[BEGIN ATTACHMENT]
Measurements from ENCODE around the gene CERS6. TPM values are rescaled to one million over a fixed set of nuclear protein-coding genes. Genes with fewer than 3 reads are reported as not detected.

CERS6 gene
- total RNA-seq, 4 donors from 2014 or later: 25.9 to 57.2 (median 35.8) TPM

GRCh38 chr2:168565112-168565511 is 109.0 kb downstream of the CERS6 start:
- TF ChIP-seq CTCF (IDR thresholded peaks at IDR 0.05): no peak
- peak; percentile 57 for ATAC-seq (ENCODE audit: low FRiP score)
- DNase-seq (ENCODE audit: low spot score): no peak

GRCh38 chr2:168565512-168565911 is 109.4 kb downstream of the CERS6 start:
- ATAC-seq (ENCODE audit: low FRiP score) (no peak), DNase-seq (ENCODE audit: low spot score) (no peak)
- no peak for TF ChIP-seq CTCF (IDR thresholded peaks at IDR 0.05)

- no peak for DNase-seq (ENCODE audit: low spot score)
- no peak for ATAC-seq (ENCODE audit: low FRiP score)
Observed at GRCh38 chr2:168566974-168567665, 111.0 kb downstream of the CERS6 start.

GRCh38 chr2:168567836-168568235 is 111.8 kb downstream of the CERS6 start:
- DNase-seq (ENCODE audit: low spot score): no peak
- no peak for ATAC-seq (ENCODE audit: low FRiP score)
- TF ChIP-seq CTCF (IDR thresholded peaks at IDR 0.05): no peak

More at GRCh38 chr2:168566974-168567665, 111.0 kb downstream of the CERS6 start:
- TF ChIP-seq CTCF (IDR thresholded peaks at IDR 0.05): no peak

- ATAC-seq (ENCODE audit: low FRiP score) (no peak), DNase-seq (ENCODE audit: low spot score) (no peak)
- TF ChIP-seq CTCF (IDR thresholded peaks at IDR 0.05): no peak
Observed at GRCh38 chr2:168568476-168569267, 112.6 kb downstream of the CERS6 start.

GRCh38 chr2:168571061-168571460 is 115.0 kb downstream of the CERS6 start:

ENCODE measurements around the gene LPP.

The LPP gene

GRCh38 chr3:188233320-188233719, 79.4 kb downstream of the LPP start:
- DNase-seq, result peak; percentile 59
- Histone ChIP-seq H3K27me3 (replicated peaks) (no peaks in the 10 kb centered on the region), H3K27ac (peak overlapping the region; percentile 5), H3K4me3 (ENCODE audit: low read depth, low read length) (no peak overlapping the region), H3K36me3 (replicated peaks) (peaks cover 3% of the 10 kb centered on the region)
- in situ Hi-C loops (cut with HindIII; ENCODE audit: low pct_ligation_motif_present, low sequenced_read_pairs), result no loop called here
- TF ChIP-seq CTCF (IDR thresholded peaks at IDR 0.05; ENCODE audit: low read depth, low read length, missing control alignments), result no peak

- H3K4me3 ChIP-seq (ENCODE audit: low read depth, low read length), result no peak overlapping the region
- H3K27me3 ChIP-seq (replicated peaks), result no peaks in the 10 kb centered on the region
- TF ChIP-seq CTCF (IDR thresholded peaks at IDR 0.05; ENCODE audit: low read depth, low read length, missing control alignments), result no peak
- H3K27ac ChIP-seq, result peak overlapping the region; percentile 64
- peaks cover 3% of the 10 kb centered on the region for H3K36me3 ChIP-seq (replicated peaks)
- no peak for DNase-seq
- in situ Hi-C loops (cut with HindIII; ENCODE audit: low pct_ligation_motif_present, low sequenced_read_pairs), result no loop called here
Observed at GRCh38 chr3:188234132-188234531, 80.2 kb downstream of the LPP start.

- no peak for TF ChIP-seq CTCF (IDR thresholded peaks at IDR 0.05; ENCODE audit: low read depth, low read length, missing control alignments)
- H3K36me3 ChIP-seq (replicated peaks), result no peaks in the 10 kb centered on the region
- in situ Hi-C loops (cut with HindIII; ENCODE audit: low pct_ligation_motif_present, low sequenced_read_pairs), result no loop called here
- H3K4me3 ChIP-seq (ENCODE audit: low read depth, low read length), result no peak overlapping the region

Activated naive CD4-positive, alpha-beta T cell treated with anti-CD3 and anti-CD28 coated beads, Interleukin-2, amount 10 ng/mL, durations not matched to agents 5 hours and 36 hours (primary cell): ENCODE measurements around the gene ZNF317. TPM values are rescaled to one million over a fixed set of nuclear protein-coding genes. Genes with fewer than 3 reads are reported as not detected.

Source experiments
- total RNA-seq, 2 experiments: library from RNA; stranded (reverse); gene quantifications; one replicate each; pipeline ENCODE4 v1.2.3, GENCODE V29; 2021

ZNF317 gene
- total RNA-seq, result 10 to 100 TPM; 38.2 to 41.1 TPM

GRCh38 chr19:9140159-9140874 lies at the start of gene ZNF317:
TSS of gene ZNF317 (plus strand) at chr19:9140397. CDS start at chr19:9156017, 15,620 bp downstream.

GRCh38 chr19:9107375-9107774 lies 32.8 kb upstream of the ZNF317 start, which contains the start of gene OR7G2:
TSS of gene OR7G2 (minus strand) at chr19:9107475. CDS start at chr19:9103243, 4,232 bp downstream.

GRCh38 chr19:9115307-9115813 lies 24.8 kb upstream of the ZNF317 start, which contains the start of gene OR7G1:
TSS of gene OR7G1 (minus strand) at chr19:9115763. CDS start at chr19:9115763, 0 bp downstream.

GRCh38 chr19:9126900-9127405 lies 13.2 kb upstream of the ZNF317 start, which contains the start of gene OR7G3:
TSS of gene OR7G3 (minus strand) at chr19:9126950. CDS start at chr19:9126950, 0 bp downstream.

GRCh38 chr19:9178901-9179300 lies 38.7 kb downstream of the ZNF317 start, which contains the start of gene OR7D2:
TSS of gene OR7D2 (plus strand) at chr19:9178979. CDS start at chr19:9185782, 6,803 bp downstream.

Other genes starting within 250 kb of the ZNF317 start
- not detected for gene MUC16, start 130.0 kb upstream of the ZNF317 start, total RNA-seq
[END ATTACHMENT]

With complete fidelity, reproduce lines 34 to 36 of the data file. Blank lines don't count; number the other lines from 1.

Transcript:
- H3K27ac ChIP-seq, result peak overlapping the region; percentile 64
- peaks cover 3% of the 10 kb centered on the region for H3K36me3 ChIP-seq (replicated peaks)
- no peak for DNase-seq